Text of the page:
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Measurement and Monitoring of Structural Changes in a Car park by Natural harmonics


The SENSOBRICK delivers reliable and accurate data for low sensor count sensing applications.

Low Sensor Count Autonomous Wireless Structural Health Monitoring System

During routine control on corrosion and fire safety at a basement garage comprising 180 parking positions the prop head had been tested via magnetic induction and pulsed radar techniques.
During this examination it had been found that significant parts of the punching shear reinforcement had been missing on the prop heads. In this area systematic cracks had been observed on the ceiling which is overlaid by a street and further parking lots in the outside. Those cracks indicated an overload in the ceiling.

Structural Health Monitoring (SHM) installation technologies

In the last decade Wireless Sensor Networks (WSN) have been indicated as the most promising candidate to replace the existing Structural Health Monitoring (SHM) installation technologies that are based on wired sensors. Although this plausible indication moves from indubitable considerations about the installation cost of sensor cables, the commercial diffusion of WSN is at present growing only for meter-reading applications (“smart metering”) and with a general market forecastwell below that of other contemporary technologies such as wireless tags (RFID).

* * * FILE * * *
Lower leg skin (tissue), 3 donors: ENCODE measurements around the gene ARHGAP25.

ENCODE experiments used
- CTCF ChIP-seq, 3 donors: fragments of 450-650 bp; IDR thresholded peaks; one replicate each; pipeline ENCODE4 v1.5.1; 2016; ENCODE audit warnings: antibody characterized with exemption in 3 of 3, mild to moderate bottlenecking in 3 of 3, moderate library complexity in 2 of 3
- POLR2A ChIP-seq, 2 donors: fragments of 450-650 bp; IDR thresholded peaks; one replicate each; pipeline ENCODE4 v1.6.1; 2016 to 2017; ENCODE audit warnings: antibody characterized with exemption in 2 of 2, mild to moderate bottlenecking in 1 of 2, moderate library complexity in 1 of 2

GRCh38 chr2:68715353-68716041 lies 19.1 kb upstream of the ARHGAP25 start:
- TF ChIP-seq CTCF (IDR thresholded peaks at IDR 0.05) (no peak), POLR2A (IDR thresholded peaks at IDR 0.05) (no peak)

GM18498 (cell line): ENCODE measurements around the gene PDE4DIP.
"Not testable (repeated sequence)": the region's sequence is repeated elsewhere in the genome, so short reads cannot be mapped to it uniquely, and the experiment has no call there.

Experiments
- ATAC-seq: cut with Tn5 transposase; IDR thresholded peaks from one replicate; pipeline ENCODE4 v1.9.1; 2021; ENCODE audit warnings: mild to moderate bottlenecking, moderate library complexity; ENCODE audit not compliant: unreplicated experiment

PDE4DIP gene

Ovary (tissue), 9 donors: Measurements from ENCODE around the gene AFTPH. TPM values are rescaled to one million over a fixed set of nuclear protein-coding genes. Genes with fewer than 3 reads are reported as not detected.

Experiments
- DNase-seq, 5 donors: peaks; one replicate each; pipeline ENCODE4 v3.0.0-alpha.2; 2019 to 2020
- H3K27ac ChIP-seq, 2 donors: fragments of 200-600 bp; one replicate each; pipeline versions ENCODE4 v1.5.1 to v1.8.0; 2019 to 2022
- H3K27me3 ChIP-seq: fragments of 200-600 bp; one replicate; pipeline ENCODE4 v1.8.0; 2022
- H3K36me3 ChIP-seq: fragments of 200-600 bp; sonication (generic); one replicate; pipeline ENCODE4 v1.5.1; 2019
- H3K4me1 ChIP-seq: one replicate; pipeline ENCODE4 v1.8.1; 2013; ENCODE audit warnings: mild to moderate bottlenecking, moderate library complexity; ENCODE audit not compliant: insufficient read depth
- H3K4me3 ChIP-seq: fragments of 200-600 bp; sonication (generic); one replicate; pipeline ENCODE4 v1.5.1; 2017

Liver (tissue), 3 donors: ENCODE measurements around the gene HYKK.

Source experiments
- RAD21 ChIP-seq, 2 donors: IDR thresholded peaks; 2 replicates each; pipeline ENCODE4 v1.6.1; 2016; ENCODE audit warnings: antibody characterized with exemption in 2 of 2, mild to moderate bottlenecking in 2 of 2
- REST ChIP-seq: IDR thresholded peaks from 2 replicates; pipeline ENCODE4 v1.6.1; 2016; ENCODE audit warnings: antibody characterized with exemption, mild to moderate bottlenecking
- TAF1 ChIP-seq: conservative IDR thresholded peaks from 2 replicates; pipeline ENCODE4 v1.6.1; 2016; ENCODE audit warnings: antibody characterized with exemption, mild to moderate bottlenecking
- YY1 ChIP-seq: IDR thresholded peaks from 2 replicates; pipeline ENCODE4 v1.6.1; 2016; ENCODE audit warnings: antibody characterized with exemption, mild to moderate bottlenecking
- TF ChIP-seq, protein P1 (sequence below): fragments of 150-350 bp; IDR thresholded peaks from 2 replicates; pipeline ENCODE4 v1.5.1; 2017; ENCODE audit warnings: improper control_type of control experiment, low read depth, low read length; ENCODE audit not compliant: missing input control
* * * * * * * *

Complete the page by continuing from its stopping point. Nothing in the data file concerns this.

Some of the limitations generically affecting the diffusion of WSN are well known, such as the battery consumption associated with frequent or long range sensor interrogation required by most larger potentia ldeployments. Specifically considering the SHM applications, having common installation cases with arelatively small number of sensors introduces additional economic implications that severely affect the cost effectiveness of most commercially available WSN solutions.

Wireless Autonomous SHM devices

The SHM application as discussed below did require a number of sensors much smaller than that typical of large infrastructures. Most of the known WSN platforms, both proposed as proof-of-concept or as commercial products, addresses high sensor count applications and feature a centralized data acquisition and communication unit whose higher cost is acceptable only when scattered on a large number of peripheral sensor nodes [5]. In response to the shortcomings of the existing SHM solutions based on WSN, a Wireless Autonomous self contained SHM (WASHM) device, also known as the “Sensobrick®” platform, has been deployed especially addressing the low sensor count applications.

The “Sensobrick®” WASHM platform

The “Sensobrick®” device embeds an extensive set of self-referenced sensors, features a multi year battery lifetime and communicates using the GSM/GPRS mobile phone network, thus eliminating the need for cables and of any other installation cost.

Sensors embedded in the device typically include environmental and substrate temperature, high-stability inclinometers on both pitch and roll axes and a tri-axial acceleration sensor. Pre-conditioned inputs for additional specific sensors are provided as well, such as direct inputs for strain gauges, crack and displacement gauges, load cells, relative humidity, wind and rainfall sensors, LASER displacement gauges, etc.